0906 GMT July 15, 2018
Erdogan, who has dominated Turkey first as premier from 2003 then president from 2014, scored an outright victory in the first round of the June 24 elections with 52.6 percent of the vote, according to AFP.
Those elections were particularly crucial as it is only after the polls that the new presidential system, which was agreed in a 2017 referendum and opponents fear will lead to one-man rule, comes into force.
Erdogan will be sworn at the parliament, a presidential source, who asked not to be named, told AFP. State media reports said the oath ceremony would be at 1300 GMT.
Two hours later a "transition ceremony" marking the shift to the new system will take place at his vast presidential palace on the outskirts of Ankara, Anadolu news agency reported.
The Turkish leader is expected to deliver a speech during the ceremony to be attended by leading figures from the business, art and sports as well as foreign heads of state, according to the Hurriyet daily.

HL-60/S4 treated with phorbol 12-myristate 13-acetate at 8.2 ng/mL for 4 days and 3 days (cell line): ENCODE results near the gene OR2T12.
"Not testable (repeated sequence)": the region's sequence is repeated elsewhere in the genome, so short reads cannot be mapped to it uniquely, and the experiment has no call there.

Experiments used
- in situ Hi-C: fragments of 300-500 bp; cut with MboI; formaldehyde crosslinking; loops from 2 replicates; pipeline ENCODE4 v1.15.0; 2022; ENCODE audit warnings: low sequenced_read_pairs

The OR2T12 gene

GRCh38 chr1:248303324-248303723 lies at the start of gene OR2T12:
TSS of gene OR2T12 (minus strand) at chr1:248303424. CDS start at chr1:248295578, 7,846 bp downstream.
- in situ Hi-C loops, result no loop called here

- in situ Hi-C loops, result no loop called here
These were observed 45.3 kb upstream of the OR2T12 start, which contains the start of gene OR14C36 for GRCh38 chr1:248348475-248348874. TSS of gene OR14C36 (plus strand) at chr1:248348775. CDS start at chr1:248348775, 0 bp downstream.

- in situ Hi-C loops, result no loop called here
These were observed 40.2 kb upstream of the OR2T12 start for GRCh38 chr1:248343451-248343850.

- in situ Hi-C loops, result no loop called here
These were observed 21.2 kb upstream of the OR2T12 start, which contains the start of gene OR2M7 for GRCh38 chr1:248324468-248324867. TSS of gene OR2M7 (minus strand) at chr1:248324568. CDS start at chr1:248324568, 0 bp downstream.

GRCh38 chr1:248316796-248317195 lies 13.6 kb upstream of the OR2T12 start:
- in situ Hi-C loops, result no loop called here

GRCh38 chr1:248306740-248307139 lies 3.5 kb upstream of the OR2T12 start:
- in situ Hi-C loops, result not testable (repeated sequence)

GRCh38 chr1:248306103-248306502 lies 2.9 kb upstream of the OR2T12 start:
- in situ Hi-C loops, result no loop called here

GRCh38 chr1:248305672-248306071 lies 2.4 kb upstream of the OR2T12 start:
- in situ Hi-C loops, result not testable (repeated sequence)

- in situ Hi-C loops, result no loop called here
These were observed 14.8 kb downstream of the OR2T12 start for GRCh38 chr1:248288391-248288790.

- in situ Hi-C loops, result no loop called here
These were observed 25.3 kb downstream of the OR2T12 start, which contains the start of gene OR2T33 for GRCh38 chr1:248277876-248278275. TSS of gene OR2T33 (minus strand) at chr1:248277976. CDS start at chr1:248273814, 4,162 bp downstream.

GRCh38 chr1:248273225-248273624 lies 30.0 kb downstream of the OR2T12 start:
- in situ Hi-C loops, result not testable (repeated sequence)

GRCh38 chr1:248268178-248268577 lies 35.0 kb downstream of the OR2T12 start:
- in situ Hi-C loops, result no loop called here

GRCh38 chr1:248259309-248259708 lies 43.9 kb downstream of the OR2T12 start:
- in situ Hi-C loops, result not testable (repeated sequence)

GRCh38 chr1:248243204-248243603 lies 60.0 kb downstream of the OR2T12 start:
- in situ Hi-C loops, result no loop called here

The ceremony will be followed by a dinner and then Erdogan is due to announce his new cabinet, it said.
Under the new system, Erdogan will enjoy greater powers with the authority to appoint and sack ministers, judges and other state officials.
The post of prime minister, currently held by Erdogan's ally Binali Yildirim, is to be scrapped as of Monday, leaving the president in full and sole charge of the government.
A decree published in the Official Gazette on Wednesday formalized the transfer of some duties and authorities of the cabinet to the president.
Also, the references in certain laws like "cabinet" and "prime ministry" have been changed to say "president" and the "presidency," according to the decree.
The new regulations will come into force on the day the president is sworn in, Anadolu said.
The new parliament is meanwhile expected to be sworn in two days earlier on Saturday.
Erdogan's ruling Justice and Development Party (AKP) has failed to secure a majority in the 600-seat parliament on its own in the June elections. But it does enjoy a clear majority within a pact with its partner the right-wing Nationalist Movement Party (MHP).